Hi Mehran- It won't work because the light is heading all different directions so it won't focus. The product of the angular range and the spatial range stays constant as you manipulate the beam with lenses or mirrors. So you can take a spread-out beam traveling in nearly complete collimation and focus it down to a small spot, with the beam at the spot coming in from a wide range of directions.  Here you start out with a wide range of directions and positions, so you're out of luck.

Mike W.

(published on 02/25/2012)

Follow-Up #3: focusing moonlight

The light from the sun is also heading in all different directions.. It will focus down to an image of the sun, and likewise the moonlight will focus down to an image of the moon. I think that the answer to this question is in fact yes.
- Kevin (age 50)
Newark, DE, USA
Both the sunlight and moonlight head out in all directions.  With optimum focusing of either one, you can get a radiant energy flux at the focus that's about the same as the radiant energy flux at the surface where it came from. In the case of the sun, that energy flux is what's radiated by a roughly 6000K surface. In the case of the moon the net energy flux is very roughly equivalent to what would be radiated by a 300K surface. That's a big difference. So you can  easily start fires with focused sunlight but not moonlight. Try it!

Mike W.

(published on 03/01/2013)

Follow-Up #4: burning paper with moonlight?

Since it is generally accepted that bright moonlight flux is approx 1/5000000 that of the accepted solar standard used to calculate photovoltaic device efficiencies (1-sun at 1.5 air-mass = 1000 watts/sq. meter), moonlight insolation striking the earth's surface equates to (1000W/sq.meter x 1/500000) = 0.002W/sq.meter. So, if you used a 5.0 sq/meter lens to focus that moonlight down to a 1.0 spot, the resultant flux intensity would be 100 watts/, which is probably enough impinging concentrated radiant energy to ignite a black piece of paper. -KPS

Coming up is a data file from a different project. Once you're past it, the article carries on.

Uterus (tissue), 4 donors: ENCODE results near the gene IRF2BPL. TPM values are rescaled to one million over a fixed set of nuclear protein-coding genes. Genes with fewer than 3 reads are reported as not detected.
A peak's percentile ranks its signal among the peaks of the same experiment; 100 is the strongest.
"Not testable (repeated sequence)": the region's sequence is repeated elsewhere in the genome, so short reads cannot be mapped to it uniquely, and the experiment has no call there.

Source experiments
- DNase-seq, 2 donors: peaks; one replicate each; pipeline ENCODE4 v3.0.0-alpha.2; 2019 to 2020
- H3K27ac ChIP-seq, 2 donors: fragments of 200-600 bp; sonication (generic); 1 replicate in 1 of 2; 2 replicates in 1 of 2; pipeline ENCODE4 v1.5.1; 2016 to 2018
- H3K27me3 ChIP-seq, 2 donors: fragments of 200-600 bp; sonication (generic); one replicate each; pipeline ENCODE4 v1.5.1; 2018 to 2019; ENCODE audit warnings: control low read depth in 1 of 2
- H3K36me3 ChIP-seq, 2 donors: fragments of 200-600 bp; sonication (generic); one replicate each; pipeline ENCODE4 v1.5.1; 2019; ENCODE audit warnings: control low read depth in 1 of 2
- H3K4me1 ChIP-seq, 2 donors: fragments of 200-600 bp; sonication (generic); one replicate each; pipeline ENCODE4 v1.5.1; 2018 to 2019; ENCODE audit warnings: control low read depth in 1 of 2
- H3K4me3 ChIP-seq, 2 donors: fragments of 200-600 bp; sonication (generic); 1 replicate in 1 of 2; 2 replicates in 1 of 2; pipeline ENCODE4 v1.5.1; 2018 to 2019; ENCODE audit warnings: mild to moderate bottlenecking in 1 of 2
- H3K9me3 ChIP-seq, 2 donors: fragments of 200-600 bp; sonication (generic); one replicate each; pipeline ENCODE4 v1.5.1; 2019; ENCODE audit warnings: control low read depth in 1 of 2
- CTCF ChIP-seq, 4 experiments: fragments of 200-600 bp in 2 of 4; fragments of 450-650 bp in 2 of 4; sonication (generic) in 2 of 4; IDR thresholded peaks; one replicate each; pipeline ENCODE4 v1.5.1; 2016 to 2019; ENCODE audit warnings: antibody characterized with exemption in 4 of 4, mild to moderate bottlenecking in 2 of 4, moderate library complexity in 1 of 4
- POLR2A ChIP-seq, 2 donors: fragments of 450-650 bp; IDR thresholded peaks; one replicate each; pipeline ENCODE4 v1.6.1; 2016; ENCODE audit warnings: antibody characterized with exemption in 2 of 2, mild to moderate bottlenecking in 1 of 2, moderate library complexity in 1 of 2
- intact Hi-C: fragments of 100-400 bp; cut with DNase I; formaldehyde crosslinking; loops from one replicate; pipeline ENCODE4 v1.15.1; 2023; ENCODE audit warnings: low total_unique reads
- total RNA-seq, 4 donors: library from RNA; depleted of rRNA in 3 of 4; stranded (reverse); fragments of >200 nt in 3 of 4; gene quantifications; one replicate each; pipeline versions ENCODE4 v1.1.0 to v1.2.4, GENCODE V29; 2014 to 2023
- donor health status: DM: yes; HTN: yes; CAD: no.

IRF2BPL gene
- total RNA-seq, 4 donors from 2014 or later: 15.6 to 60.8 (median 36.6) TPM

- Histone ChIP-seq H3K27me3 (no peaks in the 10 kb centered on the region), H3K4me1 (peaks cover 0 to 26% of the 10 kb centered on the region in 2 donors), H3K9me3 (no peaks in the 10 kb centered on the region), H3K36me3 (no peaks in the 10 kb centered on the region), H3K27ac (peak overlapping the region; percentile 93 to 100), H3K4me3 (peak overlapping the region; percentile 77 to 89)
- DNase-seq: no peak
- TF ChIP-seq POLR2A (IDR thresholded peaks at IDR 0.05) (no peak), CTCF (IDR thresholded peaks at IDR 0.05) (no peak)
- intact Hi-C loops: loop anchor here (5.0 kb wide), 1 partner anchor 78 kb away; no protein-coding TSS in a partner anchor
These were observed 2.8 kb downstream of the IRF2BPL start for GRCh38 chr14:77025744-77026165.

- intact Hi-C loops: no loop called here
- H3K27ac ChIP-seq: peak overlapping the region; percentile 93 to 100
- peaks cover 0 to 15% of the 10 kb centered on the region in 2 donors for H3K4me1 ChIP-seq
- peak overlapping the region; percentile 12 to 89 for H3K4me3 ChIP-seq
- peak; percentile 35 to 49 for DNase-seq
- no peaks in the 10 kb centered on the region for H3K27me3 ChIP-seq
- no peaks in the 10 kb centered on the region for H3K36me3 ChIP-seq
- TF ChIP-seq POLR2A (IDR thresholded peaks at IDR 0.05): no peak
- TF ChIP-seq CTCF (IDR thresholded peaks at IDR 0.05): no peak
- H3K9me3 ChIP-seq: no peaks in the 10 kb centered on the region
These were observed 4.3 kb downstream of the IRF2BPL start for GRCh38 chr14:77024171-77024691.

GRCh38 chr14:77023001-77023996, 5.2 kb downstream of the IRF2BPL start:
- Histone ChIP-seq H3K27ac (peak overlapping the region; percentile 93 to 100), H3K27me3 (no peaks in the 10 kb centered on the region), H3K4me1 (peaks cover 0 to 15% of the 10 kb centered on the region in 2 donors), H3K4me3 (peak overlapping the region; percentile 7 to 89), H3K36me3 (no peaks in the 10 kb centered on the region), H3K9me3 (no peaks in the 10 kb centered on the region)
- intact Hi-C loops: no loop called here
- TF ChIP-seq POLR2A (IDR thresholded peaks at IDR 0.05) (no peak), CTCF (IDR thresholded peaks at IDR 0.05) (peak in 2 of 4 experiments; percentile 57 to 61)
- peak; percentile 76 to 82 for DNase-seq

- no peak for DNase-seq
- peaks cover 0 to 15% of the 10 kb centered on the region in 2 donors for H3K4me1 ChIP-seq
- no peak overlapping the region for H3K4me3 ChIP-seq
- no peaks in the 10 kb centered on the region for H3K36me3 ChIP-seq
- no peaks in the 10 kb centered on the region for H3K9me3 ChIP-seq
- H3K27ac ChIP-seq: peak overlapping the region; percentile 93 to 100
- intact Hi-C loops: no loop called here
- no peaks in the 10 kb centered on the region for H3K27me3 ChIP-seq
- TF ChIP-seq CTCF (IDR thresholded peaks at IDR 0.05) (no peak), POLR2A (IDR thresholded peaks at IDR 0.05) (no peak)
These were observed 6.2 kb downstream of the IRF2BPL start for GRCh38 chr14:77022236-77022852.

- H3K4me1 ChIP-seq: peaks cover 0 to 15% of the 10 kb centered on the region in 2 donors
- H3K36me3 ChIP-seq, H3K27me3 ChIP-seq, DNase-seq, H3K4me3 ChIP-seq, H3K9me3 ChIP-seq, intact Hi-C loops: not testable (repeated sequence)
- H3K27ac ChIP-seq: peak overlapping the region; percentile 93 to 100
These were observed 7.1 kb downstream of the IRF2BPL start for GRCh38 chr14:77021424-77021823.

- Kevin S. (age 50)
Newark, DE, USA

The general outline of your calculation makes sense, and the relative size of the image and the lens is also consistent with optical laws. The problem is right at the end, where you accidentally switched meters and cm.

0.002W/sq.meter * 5 sq.meter= 0.01 W.

So in your 1 cm2 image, you've only got 0.01 W/cm2 or 100 W/m2. That's only around 10% of what you get from unfocussed sunlight. It won't burn the paper.

Mike W.

(published on 03/04/2013)

Follow-Up #5: fire from moonlight

I believe you answer to: "theoretically could you build a large enough lens to concentrate moonlight to start a peice of paper on fire. My 16 year old son and I are locked in this debate and we need an expert opinion." is incorrect. The light from the day side of the moon is just reflected Sun light, so it has about the same spectra and temperature just much fainter (because the surface of the moon is not a good mirror and absorbs most of the solar radiation). Thus, if a magnifying glass can start a fire with Sun light then so could a large telescope with moon light. It would further help is the optics of the telescope has a large enough Field of view to actually see a significant portion of the moon and that the focal plane is small (so the area it focus the moon light is smaller. P.S. Please only include my first name if you use this in any way, thank you.
- Ben (age 26)

If the moon were a good mirror, your argument would be right. The Moon, however, is a fuzzy reflector, scrambling the directions that the light goes. As a result, it can't be focused the way a simple beam can. 

Mike W.

(published on 03/18/2014)

Follow-Up #6: Does moonlight cool things?